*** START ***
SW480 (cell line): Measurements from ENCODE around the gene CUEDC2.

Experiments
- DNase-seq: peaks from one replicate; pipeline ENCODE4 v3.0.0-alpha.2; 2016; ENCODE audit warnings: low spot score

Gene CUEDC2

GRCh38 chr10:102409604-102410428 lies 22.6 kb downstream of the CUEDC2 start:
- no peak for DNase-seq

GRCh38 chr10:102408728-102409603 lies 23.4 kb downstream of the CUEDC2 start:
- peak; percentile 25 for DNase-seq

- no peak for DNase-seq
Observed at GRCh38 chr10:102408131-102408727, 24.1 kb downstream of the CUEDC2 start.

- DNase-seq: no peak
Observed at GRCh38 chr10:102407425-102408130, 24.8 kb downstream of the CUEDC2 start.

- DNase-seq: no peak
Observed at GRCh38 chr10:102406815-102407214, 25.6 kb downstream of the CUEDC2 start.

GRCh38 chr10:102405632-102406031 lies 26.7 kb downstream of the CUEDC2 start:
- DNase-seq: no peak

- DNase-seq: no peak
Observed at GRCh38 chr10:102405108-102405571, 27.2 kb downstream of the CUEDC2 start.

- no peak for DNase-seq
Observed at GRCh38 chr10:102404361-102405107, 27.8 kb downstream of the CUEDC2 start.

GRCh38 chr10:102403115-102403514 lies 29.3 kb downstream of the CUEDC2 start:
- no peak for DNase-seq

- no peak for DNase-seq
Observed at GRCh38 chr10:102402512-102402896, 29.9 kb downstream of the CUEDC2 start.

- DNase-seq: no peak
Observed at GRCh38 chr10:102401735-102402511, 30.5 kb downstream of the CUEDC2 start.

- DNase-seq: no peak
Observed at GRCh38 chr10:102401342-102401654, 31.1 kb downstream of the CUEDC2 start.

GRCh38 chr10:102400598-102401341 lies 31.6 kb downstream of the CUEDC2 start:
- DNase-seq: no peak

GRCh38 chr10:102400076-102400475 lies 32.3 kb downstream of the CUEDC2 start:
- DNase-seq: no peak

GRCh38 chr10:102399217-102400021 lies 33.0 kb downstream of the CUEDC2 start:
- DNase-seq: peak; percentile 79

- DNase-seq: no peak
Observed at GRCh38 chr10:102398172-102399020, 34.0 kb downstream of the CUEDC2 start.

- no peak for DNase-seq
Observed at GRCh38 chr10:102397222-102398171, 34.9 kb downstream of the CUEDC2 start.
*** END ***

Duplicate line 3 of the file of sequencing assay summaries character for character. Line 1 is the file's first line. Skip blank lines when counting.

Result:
- DNase-seq: peaks from one replicate; pipeline ENCODE4 v3.0.0-alpha.2; 2016; ENCODE audit warnings: low spot score